"Been here before?" a voice asked.

She looked up, surprised at the sound. At first she saw nothing, that she was completely alone in her private dining area. Then, as her eyes adjusted to the darkness, she found that she could see a vaguely human-sized outline sitting across the table from her. It was tall and spindle-thin, looking quite awkward in its seat at the table, although she could not quite make out its face.

"Priscilla," the voice said.

Her eyes narrowed. "Leon."

"It's good to see you again, Priscilla," Leon said. "I hope you'll forgive me if I don't get up from my spot."

Of course, she thought. One could never trust the bogeymen to dance.

"I've ordered some tea," Leon said. "They make excellent barley tea here. You can never get any good barley tea nowadays."

"Personally," Priscilla said, "I would prefer a Diet Coke. With a shot of rum in it, if that's available. But that would be inappropriate for the circumstances."

"Yes, my dear. That would be quite inappropriate."

Even listening to him grated on her nerves. She wanted nothing more than to cross the table and knock him upside the head with her wand, but she couldn't do that. Not here, at least, and not now. Not even for what he did with the children.

"And how is my favorite member of the fae?" he asked.

"Better," she said, leaning back and straightening her skirt. "Our internal investment funds have finally stabilized."


"Yes. They should now be perfectly balanced against our population projections. You do know how it is, Leon, what when one has to deal with more and more children every year."

"Of course," Leon said, coldly. "Really, Priscilla. You say that as though I'm not an expert in my chosen profession."

"And what do you know about children, dear?" Priscilla asked. She really felt like hitting him now.

"More than your kind does," Leon said. "Our archivists keep a running file on each and every one of our subjects, after all. We know their names, parents, and friends. We know their likes and their dislikes. We know their dreams and their nightmares... especially their nightmares."

"You breed their fears," Priscilla said, dismissing everything away with a wave of her hand.

"We assuage them," Leon pointed out. "You know as well as I that fears are part of the process of growing up. Our work is merely... a lesson, of sorts. School after school, if you would like to see it that way." Leon trailed off in a laugh.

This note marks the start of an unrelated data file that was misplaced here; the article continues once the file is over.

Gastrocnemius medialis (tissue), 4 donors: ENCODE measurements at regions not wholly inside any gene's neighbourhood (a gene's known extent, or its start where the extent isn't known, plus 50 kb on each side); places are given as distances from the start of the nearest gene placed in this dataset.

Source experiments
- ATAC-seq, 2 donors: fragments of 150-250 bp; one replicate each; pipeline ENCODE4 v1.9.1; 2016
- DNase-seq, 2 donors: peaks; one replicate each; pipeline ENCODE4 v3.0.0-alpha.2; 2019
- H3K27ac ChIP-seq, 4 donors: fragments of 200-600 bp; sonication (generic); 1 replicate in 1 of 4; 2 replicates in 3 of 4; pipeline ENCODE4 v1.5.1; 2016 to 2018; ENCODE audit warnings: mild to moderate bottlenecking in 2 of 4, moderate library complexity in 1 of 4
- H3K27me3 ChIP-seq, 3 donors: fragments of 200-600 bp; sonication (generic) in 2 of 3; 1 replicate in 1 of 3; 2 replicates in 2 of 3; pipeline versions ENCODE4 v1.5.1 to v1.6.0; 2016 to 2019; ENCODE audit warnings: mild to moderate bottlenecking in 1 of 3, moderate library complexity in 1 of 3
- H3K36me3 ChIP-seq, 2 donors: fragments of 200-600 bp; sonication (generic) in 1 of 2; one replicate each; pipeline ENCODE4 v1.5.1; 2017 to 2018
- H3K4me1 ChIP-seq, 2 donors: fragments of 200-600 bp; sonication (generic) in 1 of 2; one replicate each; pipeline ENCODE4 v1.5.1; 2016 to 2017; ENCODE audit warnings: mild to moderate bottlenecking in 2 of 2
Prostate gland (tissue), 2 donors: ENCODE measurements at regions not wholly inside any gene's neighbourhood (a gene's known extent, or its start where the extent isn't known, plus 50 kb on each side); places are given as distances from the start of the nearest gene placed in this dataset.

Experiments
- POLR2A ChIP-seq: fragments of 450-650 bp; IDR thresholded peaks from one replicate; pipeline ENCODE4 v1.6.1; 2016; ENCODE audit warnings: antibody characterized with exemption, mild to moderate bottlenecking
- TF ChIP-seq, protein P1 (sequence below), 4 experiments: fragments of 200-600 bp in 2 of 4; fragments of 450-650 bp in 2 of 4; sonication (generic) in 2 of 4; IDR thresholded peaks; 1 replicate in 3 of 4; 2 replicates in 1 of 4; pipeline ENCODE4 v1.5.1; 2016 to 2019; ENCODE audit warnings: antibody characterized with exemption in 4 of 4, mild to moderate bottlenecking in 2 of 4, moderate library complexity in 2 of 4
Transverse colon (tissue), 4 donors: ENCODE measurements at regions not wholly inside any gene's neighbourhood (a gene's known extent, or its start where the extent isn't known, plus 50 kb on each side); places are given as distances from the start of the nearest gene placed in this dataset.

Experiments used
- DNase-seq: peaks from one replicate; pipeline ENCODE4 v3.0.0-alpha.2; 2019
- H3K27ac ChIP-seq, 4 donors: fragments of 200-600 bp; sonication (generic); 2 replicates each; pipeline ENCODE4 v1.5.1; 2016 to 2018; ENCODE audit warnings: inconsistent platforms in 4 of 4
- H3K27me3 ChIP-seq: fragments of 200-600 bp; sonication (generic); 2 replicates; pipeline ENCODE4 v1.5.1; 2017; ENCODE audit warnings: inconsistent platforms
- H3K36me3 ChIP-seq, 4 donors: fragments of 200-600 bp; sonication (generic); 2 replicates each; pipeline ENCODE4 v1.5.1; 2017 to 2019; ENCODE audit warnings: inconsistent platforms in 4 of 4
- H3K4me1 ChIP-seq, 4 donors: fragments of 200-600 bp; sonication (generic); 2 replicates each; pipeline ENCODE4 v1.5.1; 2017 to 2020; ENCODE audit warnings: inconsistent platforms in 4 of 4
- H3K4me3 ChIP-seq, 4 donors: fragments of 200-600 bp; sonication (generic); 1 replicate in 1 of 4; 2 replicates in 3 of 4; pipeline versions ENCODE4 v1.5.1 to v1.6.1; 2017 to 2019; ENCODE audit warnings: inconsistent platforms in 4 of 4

"I hardly find it funny."

"No," Leon said, "you wouldn't. Some of my kids have grown up to become some of the most well-adjusted adults I know. Doctors. Psychologists. Counselors. These are results that you certainly don't get with... money."

Priscilla slapped both hands across the table. "Now you're going too far, Leon," she hissed.

"Much as the pot said to the kettle, fae."

"You think that it's easy, given what we do?" Priscilla asked. "We teach children a modicum of trust, the value of patience, the satisfaction that comes of rewards! And we don't do it by scaring them half to death in the middle of the night!"

"Pffft," Leon said. "That's a fine way to describe an arrangement where you pay money for their teeth."

"We do not pay money for their teeth!"

"Oh, yes you do," Leon said, his shadow growing more menacing by the second. "Or at the very least, I don't see you tap-dancing on their heads at night. I've seen you reach down under their pillows for the teeth! I've seen you hide the coins in the folds!"

"And I've seen you skulking away in the closets," Priscilla said. "The last time I did, I heard you sniggering. You scare them, you know! You scare those very same children who I try to calm down!"

"Well, at the very least, I don't run them right into the biggest scam on earth!"

Priscilla drew herself up. "Oh, you don't want to go there, Leon," she said.

"You have no idea what those 'children' of yours do with the coins, now do you? They buy things. Mostly sticky, and mostly sweet. Ever wonder where those teeth in your collection come from? Only the most naive of us would possibly expect them to go into investments at such an age!"

"Those children have gone through a great deal of pain!"

"They only lost a tooth!"

"You keep them trapped in their beds at night, too scared even to go to the bathroom!"

"You know perfectly well that all they have to do is go to sleep!"

"They don't know that they're supposed to go to sleep! All they see is some big black boogeyman jumping out of the closet trying to frighten them into submission!"